What to Read Next: Great January Books for Kids and Teens

A cub gets lost, a girl finds another side of her family, and a teen helps her Army vet dad who suffers from PTSD. By Regan McMahon
What to Read Next: Great January Books for Kids and Teens

Finding the right book for your kid can be a challenge. But if you guess right and keep new ones coming, you may be on your way to raising a lifelong reader.

Check out our Essential Books for Kids and Teens guide to find more than 150 of our perennial favorites. Plus, every month we highlight a few books for different ages, including some exceptional titles that could be the perfect thing to pique kids' interest, get them hooked on a new author, or help them rediscover an old favorite.

Here are our picks for January:

  • For kids age 3 to 7, there's Baby Bear by Kadir Nelson, the Caldecott Medal-winning author-illustrator known for his striking picture book biographies of great men and women, such as Martin Luther King Jr., Nelson Mandela, and Harriet Tubman. Here, he turns to the animal kingdom to tell a simple story of a cub lost in the forest at night who asks other animals to help direct him home. Its universal theme and warm, reassuring resolution make it wonderful for bedtime, or anytime.
  • For readers age 8 to 12, The Blossoming Universe of Violet Diamond by Brenda Woods (Saint Louis Armstrong Beach) is a poignant coming-of-age novel about an 11-year-old biracial girl who finally meets the African-American side of her family. Filled with humor and insight, it treats a complex issue with clarity. A great starting point for a discussion of what race, religion, and family mean and how you define yourself.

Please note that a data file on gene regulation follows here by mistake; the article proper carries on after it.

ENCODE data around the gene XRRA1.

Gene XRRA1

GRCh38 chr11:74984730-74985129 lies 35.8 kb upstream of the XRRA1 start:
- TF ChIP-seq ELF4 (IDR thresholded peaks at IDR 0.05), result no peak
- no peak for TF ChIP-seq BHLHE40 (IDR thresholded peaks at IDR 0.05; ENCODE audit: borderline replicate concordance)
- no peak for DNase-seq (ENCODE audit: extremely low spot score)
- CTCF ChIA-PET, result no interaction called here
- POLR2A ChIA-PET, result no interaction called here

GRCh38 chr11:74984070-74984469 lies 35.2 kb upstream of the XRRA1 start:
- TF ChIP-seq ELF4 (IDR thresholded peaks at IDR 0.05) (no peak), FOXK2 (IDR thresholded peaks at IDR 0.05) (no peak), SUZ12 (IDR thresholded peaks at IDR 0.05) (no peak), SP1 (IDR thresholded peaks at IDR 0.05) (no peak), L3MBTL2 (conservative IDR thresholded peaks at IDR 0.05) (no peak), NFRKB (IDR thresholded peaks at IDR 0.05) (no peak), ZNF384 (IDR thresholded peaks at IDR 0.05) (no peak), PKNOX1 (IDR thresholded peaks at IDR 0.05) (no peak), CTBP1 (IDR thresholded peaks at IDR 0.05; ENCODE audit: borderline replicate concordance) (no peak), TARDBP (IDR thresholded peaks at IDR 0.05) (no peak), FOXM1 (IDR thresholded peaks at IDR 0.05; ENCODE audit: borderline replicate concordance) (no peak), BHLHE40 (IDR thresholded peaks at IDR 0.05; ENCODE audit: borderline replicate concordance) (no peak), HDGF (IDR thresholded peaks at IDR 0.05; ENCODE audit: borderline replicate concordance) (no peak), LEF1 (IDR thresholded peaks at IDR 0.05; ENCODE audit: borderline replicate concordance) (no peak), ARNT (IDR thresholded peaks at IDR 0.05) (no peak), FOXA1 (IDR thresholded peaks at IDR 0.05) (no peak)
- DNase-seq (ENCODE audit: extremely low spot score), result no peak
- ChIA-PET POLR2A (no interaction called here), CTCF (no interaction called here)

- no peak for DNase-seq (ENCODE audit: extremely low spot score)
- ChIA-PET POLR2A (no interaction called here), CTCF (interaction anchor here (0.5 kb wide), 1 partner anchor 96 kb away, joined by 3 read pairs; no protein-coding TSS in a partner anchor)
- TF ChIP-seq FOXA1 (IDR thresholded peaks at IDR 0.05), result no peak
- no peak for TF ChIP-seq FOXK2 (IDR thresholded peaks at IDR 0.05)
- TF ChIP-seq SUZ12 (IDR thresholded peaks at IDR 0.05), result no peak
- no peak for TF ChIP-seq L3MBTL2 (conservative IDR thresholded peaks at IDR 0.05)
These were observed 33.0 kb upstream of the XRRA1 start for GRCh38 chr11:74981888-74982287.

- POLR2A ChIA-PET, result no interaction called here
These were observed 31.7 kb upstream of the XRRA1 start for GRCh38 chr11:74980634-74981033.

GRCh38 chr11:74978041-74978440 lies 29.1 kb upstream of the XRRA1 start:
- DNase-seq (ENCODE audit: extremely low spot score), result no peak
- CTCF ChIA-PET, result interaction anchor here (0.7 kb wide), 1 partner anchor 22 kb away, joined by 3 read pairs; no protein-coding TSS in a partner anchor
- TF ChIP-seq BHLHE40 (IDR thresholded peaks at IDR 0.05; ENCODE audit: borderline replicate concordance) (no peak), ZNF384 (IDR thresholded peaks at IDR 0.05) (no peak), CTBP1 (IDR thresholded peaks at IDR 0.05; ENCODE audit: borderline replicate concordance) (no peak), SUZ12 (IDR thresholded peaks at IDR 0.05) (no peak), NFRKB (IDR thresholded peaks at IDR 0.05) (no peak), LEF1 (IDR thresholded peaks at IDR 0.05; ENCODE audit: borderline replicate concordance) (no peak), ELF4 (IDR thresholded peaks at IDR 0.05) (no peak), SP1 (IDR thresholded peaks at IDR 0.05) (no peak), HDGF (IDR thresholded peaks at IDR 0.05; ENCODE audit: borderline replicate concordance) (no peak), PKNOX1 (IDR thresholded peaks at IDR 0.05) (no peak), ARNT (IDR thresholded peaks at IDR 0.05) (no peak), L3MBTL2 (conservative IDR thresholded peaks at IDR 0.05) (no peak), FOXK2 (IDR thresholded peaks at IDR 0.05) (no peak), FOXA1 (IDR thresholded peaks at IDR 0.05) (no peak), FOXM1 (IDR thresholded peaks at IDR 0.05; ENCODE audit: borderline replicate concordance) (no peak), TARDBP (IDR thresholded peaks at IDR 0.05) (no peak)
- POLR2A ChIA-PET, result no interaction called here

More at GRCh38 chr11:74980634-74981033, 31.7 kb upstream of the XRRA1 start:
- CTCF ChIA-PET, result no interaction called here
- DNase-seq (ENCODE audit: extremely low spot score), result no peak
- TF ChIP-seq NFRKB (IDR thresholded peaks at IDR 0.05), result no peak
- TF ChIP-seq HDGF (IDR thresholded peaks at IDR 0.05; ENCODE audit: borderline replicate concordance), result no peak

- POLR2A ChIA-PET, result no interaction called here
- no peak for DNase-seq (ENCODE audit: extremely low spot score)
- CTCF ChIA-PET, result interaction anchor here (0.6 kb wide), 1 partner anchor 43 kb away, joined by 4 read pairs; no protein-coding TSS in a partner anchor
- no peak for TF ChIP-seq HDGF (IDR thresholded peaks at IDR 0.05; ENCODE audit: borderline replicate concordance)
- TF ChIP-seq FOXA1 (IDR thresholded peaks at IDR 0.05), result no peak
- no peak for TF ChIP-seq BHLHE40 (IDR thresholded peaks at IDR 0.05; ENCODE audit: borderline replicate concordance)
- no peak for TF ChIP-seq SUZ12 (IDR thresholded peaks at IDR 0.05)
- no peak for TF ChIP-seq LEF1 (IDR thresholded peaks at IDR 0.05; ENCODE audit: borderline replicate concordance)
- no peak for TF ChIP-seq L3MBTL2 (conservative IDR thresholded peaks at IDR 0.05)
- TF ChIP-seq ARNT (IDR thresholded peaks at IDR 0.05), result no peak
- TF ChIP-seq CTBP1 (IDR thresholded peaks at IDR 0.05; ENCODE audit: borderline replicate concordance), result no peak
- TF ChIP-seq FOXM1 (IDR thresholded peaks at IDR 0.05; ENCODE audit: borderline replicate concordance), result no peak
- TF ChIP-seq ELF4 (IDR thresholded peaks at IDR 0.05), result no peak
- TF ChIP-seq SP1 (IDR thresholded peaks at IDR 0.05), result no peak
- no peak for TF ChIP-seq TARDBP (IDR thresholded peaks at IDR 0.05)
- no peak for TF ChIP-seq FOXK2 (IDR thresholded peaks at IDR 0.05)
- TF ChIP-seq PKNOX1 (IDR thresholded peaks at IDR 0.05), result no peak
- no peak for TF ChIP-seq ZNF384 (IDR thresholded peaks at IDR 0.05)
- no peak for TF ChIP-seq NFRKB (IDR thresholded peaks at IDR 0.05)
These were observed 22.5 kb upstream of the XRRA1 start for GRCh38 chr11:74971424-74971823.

• For teens age 13 to 17, there's Laurie Halse Anderson's The Impossible Knife of Memory, the stunning story of a teen living with her father, an Army veteran of the Afghanistan and Iraq wars who suffers intense post-traumatic stress disorder. He's a violent, suicidal alcoholic who has disturbing flashbacks of incidents he witnessed during those conflicts. Readers will learn about the horrors of war and its emotional toll and empathize with protagonist Hayley as she discovers there are people in her life she can turn to for help and support during hard times.  

For more suggestions, check out our Top Picks lists, including Books Like The Hunger Games, Required Reading for Kids and Teens, and Chapter Books: New York Times Bestsellers.

About Regan McMahon

Regan has been reviewing children's books for more than a decade. A journalist and former book editor for the San Francisco Chronicle, she cites as one of her toughest assignments having to read and review the 784-page... Read more

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